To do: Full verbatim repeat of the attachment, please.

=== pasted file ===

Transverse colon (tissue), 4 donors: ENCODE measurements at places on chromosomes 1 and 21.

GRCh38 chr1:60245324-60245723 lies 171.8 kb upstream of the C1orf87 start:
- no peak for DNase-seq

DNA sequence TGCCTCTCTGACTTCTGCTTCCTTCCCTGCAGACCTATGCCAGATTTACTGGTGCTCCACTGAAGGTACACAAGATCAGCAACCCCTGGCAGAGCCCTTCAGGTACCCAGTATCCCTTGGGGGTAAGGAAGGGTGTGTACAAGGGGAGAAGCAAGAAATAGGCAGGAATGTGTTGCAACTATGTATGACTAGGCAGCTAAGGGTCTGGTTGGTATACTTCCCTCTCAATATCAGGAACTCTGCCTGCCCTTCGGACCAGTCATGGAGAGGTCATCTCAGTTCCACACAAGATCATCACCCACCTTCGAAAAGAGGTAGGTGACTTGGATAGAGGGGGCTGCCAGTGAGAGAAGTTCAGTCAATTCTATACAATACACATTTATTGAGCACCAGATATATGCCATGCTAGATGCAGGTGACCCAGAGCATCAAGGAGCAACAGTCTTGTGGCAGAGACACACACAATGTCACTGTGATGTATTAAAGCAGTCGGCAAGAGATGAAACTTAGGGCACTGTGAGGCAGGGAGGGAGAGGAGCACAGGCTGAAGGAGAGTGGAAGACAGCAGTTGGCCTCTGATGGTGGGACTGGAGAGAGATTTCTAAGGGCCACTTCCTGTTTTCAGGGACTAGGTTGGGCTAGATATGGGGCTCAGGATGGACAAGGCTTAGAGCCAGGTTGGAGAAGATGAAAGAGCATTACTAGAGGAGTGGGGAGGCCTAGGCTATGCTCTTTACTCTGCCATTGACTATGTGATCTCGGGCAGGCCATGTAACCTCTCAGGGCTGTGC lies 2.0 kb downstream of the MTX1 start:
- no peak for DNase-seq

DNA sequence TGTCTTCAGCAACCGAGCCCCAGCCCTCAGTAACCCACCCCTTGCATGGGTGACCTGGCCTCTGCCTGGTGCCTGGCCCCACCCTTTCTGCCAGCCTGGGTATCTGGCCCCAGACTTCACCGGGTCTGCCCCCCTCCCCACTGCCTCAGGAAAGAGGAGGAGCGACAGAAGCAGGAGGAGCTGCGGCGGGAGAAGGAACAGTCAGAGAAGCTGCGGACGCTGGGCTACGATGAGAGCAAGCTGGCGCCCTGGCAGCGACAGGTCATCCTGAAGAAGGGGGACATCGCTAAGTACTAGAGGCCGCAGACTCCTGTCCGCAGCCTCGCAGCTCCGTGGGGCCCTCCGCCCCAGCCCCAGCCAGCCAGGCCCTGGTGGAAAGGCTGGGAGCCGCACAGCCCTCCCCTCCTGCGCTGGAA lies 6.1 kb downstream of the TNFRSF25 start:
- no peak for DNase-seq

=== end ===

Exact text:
Transverse colon (tissue), 4 donors: ENCODE measurements at places on chromosomes 1 and 21.

GRCh38 chr1:60245324-60245723 lies 171.8 kb upstream of the C1orf87 start:
- no peak for DNase-seq

DNA sequence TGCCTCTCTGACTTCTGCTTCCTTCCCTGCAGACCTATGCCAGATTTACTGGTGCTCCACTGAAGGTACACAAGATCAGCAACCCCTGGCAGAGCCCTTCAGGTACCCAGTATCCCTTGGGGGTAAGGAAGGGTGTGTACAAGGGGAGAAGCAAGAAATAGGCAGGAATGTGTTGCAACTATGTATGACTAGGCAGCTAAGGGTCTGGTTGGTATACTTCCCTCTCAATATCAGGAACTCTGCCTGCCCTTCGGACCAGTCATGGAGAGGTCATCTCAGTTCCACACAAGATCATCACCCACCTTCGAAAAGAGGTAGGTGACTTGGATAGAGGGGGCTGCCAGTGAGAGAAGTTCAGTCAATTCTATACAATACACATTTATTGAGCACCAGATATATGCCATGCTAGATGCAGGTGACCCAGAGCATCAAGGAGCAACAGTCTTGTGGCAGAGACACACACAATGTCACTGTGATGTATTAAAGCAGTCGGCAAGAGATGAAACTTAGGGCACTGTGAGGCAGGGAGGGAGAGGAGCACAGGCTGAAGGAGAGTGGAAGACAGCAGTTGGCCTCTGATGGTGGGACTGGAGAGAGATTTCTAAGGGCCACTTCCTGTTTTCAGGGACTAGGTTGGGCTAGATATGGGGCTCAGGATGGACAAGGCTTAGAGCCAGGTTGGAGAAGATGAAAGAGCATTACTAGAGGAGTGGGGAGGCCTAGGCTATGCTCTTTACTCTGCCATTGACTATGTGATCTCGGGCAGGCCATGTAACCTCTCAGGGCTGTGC lies 2.0 kb downstream of the MTX1 start:
- no peak for DNase-seq

DNA sequence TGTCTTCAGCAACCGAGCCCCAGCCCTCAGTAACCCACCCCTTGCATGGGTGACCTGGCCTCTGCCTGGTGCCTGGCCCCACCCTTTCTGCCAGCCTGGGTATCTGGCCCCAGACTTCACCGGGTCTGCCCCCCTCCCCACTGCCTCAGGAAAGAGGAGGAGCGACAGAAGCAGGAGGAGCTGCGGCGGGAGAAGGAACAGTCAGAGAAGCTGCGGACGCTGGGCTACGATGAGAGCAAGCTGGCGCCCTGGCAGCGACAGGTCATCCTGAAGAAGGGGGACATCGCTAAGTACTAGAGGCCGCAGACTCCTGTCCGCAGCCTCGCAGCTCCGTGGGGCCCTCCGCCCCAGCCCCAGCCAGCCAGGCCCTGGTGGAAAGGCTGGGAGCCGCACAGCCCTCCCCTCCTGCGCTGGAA lies 6.1 kb downstream of the TNFRSF25 start:
- no peak for DNase-seq